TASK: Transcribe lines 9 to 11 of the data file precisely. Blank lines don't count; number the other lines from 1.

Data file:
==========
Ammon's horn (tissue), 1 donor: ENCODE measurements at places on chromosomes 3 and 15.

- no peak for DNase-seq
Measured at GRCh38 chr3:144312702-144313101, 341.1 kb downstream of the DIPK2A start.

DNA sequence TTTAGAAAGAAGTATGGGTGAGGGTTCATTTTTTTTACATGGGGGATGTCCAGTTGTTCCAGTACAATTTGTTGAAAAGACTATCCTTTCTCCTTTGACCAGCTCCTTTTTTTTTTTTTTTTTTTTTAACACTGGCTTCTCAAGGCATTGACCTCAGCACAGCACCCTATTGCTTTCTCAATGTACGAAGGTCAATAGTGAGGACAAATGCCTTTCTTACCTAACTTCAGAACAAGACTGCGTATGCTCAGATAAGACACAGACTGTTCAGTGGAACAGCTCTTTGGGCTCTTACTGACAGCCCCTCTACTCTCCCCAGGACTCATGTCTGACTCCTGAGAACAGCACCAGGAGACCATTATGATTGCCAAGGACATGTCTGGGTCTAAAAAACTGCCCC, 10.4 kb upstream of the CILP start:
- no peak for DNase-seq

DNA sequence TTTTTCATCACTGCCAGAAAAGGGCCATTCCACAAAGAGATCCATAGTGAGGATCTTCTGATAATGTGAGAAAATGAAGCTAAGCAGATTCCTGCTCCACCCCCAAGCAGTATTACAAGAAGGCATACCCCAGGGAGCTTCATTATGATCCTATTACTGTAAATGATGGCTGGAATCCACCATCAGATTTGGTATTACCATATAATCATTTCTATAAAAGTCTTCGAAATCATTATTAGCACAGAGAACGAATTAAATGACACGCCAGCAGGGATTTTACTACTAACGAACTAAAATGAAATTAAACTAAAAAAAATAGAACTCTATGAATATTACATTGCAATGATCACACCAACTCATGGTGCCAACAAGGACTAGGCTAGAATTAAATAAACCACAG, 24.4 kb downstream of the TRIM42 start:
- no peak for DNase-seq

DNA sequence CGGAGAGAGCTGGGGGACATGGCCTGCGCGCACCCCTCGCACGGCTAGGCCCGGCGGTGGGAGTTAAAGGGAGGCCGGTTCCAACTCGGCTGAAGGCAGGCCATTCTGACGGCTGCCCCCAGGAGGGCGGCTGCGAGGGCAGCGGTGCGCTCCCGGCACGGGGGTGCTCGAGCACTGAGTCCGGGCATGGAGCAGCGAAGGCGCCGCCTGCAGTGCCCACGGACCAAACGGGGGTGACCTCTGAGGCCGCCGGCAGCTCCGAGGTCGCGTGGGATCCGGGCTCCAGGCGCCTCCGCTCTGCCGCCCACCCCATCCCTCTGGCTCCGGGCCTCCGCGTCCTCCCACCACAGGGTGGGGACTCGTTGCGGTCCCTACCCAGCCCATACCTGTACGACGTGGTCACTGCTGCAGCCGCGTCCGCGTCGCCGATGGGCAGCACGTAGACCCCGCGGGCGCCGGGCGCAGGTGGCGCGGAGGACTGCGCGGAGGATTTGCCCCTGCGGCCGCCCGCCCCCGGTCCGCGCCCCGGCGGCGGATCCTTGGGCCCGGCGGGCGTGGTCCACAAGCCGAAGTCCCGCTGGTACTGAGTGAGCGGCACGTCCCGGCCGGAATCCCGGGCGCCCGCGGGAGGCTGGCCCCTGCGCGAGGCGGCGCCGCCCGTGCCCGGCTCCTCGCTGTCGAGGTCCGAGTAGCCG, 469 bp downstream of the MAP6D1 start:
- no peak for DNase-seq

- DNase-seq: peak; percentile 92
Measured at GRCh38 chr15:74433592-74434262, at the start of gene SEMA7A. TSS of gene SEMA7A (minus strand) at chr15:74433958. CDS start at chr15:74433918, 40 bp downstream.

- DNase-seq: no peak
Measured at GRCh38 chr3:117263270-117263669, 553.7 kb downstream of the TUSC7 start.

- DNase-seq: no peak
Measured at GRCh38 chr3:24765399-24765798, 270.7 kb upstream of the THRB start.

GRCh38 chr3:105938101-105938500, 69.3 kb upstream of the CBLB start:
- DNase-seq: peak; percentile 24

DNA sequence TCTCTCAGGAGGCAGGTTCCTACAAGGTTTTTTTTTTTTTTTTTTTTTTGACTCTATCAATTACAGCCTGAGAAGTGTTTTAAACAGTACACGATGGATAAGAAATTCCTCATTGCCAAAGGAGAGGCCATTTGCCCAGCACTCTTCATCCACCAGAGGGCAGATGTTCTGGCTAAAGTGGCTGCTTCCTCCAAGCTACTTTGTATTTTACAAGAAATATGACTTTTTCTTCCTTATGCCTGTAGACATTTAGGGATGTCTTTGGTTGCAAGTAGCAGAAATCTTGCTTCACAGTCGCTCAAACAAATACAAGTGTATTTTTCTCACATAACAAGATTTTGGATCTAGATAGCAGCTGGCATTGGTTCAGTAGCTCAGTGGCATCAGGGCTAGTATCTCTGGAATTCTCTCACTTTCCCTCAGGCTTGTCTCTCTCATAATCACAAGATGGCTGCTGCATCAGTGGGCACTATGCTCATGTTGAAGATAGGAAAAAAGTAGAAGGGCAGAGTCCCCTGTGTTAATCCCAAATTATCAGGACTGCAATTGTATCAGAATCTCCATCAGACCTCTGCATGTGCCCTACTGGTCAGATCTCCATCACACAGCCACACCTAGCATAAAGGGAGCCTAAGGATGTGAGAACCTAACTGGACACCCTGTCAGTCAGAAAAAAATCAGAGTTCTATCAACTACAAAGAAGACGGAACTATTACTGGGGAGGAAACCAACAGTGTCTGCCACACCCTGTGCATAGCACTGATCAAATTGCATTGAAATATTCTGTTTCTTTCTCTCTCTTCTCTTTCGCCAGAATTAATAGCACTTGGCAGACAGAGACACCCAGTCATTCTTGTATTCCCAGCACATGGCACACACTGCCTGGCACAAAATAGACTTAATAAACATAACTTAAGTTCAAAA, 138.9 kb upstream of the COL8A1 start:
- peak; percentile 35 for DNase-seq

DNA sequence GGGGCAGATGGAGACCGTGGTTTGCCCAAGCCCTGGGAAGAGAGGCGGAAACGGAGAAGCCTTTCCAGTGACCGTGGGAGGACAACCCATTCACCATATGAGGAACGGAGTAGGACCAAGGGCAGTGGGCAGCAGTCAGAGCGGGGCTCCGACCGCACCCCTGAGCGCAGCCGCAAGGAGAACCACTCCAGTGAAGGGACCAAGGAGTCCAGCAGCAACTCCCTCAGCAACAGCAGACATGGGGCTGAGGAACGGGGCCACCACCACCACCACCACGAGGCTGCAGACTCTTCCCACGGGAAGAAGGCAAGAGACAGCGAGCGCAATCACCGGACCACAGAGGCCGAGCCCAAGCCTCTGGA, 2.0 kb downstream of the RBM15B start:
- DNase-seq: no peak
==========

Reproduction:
- no peak for DNase-seq

- DNase-seq: peak; percentile 92
Measured at GRCh38 chr15:74433592-74434262, at the start of gene SEMA7A. TSS of gene SEMA7A (minus strand) at chr15:74433958. CDS start at chr15:74433918, 40 bp downstream.